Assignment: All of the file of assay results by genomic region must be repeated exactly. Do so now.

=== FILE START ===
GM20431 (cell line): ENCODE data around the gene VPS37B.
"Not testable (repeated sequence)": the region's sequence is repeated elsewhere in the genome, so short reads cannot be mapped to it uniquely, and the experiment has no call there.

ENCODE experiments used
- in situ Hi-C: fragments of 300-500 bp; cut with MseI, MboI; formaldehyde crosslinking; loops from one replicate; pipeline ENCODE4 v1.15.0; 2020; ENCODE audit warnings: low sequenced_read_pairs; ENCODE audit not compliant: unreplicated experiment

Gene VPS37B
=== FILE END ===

GM20431 (cell line): ENCODE data around the gene VPS37B.
"Not testable (repeated sequence)": the region's sequence is repeated elsewhere in the genome, so short reads cannot be mapped to it uniquely, and the experiment has no call there.

ENCODE experiments used
- in situ Hi-C: fragments of 300-500 bp; cut with MseI, MboI; formaldehyde crosslinking; loops from one replicate; pipeline ENCODE4 v1.15.0; 2020; ENCODE audit warnings: low sequenced_read_pairs; ENCODE audit not compliant: unreplicated experiment

Gene VPS37B